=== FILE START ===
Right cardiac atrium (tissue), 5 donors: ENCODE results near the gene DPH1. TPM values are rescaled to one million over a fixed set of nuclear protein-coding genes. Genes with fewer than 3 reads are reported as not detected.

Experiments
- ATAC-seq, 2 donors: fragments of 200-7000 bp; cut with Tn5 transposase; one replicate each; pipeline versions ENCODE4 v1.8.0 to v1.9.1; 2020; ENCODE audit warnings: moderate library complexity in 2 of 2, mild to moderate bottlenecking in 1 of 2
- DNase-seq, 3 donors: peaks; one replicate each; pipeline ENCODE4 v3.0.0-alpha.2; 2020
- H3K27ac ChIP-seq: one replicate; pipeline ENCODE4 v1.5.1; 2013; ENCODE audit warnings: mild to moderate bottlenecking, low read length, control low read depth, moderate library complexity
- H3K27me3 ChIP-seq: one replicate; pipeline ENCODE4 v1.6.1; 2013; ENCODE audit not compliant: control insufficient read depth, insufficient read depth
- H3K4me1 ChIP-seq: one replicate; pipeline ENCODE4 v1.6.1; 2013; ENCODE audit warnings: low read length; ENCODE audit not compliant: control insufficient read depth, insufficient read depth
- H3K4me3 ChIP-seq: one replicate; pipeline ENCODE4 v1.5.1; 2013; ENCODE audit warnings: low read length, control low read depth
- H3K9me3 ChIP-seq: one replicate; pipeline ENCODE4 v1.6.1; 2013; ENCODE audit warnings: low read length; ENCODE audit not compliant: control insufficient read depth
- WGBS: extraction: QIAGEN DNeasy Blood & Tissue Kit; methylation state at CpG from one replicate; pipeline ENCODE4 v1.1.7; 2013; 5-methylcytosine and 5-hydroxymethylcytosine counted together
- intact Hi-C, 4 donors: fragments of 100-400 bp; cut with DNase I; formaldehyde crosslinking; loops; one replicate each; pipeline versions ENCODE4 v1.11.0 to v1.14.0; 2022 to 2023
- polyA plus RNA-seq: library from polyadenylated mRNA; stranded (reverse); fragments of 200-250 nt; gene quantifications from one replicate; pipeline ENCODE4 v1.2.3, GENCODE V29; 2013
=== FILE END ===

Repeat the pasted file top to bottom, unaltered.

Right cardiac atrium (tissue), 5 donors: ENCODE results near the gene DPH1. TPM values are rescaled to one million over a fixed set of nuclear protein-coding genes. Genes with fewer than 3 reads are reported as not detected.

Experiments
- ATAC-seq, 2 donors: fragments of 200-7000 bp; cut with Tn5 transposase; one replicate each; pipeline versions ENCODE4 v1.8.0 to v1.9.1; 2020; ENCODE audit warnings: moderate library complexity in 2 of 2, mild to moderate bottlenecking in 1 of 2
- DNase-seq, 3 donors: peaks; one replicate each; pipeline ENCODE4 v3.0.0-alpha.2; 2020
- H3K27ac ChIP-seq: one replicate; pipeline ENCODE4 v1.5.1; 2013; ENCODE audit warnings: mild to moderate bottlenecking, low read length, control low read depth, moderate library complexity
- H3K27me3 ChIP-seq: one replicate; pipeline ENCODE4 v1.6.1; 2013; ENCODE audit not compliant: control insufficient read depth, insufficient read depth
- H3K4me1 ChIP-seq: one replicate; pipeline ENCODE4 v1.6.1; 2013; ENCODE audit warnings: low read length; ENCODE audit not compliant: control insufficient read depth, insufficient read depth
- H3K4me3 ChIP-seq: one replicate; pipeline ENCODE4 v1.5.1; 2013; ENCODE audit warnings: low read length, control low read depth
- H3K9me3 ChIP-seq: one replicate; pipeline ENCODE4 v1.6.1; 2013; ENCODE audit warnings: low read length; ENCODE audit not compliant: control insufficient read depth
- WGBS: extraction: QIAGEN DNeasy Blood & Tissue Kit; methylation state at CpG from one replicate; pipeline ENCODE4 v1.1.7; 2013; 5-methylcytosine and 5-hydroxymethylcytosine counted together
- intact Hi-C, 4 donors: fragments of 100-400 bp; cut with DNase I; formaldehyde crosslinking; loops; one replicate each; pipeline versions ENCODE4 v1.11.0 to v1.14.0; 2022 to 2023
- polyA plus RNA-seq: library from polyadenylated mRNA; stranded (reverse); fragments of 200-250 nt; gene quantifications from one replicate; pipeline ENCODE4 v1.2.3, GENCODE V29; 2013